When Justice Scalia arrived at the Supreme Court in 1986, its jurisprudence had become sloppy, results-driven, plagued with fuzzy three-part tests and fuzzier four-part tests, all of them concocted by his predecessors with little basis in constitutional text. Today, the entire court—even the liberal justices—have adopted Justice Scalia’s style: close attention to text, awareness of history, analytical rigor. The Supreme Court has not announced an impressionistic multipart “test” in years.
As a law professor, I find it a joy to teach a Scalia opinion. His opinions make clear their premises. They follow logically. Sometimes students point out that Justice Scalia is not being true to his principles. That is a compliment, because it means he has principles that can be identified and objectively applied. Many justices have no principles for interpreting the Constitution, other than to see in it their own opinions about the issues of the day …
But text and history are about more than fastidious jurisprudence. They are about democracy: allowing Americans to decide contentious questions for themselves, where the Constitution is, honestly read, silent …
Justice Scalia’s political detractors sometimes scoffed that he was merely packaging his own preferences in the trappings of text and history, but any student of the Supreme Court can supply numerous counterexamples. Justice Scalia was undeniably conservative, but he joined with liberals to demand due process for Guantanamo detainees, to protect flag-burning (and cross-burning), to give new teeth to procedural protections for criminal defendants, and to invalidate a law against violent videogames (among many other examples).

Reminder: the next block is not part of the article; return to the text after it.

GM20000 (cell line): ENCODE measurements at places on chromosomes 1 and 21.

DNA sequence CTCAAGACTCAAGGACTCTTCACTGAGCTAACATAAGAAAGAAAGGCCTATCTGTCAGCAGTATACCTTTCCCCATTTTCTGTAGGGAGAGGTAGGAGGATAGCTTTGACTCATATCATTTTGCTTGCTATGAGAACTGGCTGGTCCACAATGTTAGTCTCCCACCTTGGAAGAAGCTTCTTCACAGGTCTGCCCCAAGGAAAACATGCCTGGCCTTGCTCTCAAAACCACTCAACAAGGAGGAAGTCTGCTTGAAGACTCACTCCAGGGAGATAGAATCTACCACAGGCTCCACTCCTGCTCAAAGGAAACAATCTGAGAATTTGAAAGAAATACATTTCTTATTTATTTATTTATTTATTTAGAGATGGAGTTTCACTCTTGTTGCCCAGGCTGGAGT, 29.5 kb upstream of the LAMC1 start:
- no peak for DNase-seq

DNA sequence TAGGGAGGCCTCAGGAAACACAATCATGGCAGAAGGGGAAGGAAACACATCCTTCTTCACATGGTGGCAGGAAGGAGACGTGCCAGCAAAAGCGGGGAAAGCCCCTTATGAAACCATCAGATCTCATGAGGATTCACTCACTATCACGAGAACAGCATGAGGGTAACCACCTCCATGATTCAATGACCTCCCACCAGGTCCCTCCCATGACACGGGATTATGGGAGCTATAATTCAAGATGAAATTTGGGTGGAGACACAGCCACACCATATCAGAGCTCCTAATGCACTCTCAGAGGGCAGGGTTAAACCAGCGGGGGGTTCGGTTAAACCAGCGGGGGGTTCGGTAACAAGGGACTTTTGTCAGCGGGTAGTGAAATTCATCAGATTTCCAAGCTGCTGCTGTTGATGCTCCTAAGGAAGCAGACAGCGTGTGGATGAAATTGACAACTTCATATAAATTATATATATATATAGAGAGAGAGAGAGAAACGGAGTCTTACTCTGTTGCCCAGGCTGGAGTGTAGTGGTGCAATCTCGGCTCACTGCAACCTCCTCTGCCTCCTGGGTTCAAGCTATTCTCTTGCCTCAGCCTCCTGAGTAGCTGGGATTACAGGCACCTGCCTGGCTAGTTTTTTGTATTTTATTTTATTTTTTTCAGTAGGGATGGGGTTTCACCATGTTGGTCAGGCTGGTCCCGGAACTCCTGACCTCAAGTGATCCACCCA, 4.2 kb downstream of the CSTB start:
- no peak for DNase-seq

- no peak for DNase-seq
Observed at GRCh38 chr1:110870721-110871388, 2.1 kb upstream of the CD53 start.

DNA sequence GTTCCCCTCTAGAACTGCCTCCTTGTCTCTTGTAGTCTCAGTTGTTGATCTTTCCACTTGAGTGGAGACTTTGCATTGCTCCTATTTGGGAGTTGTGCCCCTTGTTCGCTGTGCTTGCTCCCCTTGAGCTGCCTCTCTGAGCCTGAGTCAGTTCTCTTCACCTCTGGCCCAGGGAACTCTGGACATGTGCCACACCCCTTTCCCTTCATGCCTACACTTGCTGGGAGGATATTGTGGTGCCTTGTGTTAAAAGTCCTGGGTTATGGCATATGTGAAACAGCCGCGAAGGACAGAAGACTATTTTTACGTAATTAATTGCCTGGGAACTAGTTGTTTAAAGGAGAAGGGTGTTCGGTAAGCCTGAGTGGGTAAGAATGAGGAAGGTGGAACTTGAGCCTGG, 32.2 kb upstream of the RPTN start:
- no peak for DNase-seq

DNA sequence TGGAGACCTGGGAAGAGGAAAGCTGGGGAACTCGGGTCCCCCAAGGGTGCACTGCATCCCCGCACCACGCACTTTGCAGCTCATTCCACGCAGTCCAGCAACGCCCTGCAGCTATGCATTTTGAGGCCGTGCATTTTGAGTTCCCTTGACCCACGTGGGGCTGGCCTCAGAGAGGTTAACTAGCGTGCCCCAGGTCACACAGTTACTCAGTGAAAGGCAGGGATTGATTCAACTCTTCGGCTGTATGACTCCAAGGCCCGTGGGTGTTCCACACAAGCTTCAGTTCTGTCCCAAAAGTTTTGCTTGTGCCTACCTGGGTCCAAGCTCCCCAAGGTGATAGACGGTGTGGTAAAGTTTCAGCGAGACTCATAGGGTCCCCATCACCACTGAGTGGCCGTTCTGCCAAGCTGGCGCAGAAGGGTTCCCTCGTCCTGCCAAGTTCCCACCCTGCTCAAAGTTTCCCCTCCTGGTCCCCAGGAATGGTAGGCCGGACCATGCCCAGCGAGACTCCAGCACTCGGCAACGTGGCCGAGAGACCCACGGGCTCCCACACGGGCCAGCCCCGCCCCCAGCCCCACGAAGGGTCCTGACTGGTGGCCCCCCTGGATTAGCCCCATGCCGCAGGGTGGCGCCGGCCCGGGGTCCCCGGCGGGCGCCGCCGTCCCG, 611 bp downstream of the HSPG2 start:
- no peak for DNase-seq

He championed the authority of regulatory agencies to interpret their operating statutes, even when Democrats controlled those agencies. He insisted that all executive power must be exercised by a unitary president, even when that president was Bill Clinton or Barack Obama. Bush v. Gore? His detractors forget that the key holding in that case was joined by seven of the nine justices.
Bush v. Gore? Not only was the vote 7-2 on Scalia’s key passage, but it was Al Gore who invited the courts to pick the next President by taking the case to them.
Synthesis: I’m reminded by people who actually knew Justice Scalia, including his ideological adversaries, that his biting dissents have been immensely important to the country because they’re so well-written and accessible even to non-lawyers.
Thus did he re-contour the legal landscape, by pointing out when the activist Emperor was naked and getting even journalists to think that way.
His ideological adversaries appreciate that he made them better advocates by not letting them get away with “analysis” that amounted to little more than “here’s our fig leaf for our preferences.”And his own colleagues loved him despite the biting dissents.
Only those bench-warmers who couldn’t even begin to refute his substance focus on his “divisive” style.
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“In learning as in traveling and, of course, in lovemaking, all the charm lies in not coming too quickly to the point, but in meandering around for a while.” (Eva Brann)